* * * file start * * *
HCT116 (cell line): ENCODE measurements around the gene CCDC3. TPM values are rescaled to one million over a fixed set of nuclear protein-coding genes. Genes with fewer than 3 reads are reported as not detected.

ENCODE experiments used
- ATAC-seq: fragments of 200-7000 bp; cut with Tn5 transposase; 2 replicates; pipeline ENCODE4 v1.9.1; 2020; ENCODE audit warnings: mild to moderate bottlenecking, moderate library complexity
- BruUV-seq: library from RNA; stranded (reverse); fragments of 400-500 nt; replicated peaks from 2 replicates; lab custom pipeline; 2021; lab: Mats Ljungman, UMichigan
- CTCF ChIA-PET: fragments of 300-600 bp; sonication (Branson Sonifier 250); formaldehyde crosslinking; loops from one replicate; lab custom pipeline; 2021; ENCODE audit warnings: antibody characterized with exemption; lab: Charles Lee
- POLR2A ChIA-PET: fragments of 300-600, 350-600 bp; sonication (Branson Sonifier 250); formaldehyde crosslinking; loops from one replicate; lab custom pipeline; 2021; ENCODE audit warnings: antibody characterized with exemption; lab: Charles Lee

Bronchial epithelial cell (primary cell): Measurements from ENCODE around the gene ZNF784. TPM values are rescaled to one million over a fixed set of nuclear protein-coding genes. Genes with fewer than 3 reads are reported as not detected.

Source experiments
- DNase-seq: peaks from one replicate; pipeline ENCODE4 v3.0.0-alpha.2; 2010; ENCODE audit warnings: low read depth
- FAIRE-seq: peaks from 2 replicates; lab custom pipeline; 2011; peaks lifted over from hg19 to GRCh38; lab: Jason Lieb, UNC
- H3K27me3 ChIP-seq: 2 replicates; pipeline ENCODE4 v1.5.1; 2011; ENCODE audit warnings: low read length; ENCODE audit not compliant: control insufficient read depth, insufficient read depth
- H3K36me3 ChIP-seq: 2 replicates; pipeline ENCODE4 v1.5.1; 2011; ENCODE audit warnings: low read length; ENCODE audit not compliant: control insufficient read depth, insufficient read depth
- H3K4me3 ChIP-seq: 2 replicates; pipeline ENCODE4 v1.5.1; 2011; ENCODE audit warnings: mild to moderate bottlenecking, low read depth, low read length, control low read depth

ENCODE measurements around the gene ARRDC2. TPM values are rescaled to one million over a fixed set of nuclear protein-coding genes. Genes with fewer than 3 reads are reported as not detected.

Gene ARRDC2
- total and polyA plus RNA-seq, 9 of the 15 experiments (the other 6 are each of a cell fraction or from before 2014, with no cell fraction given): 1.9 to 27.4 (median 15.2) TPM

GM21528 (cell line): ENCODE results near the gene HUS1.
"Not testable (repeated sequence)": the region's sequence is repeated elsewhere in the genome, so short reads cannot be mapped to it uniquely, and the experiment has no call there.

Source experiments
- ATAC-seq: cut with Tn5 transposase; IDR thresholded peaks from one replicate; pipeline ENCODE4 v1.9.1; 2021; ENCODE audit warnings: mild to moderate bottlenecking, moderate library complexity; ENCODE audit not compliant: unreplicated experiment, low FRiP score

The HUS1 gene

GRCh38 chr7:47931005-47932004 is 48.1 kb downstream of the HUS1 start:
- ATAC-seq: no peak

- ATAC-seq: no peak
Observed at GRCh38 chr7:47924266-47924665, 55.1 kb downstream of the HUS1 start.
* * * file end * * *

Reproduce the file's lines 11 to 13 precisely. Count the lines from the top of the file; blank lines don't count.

- H3K27me3 ChIP-seq: 2 replicates; pipeline ENCODE4 v1.5.1; 2011; ENCODE audit warnings: low read length; ENCODE audit not compliant: control insufficient read depth, insufficient read depth
- H3K36me3 ChIP-seq: 2 replicates; pipeline ENCODE4 v1.5.1; 2011; ENCODE audit warnings: low read length; ENCODE audit not compliant: control insufficient read depth, insufficient read depth
- H3K4me3 ChIP-seq: 2 replicates; pipeline ENCODE4 v1.5.1; 2011; ENCODE audit warnings: mild to moderate bottlenecking, low read depth, low read length, control low read depth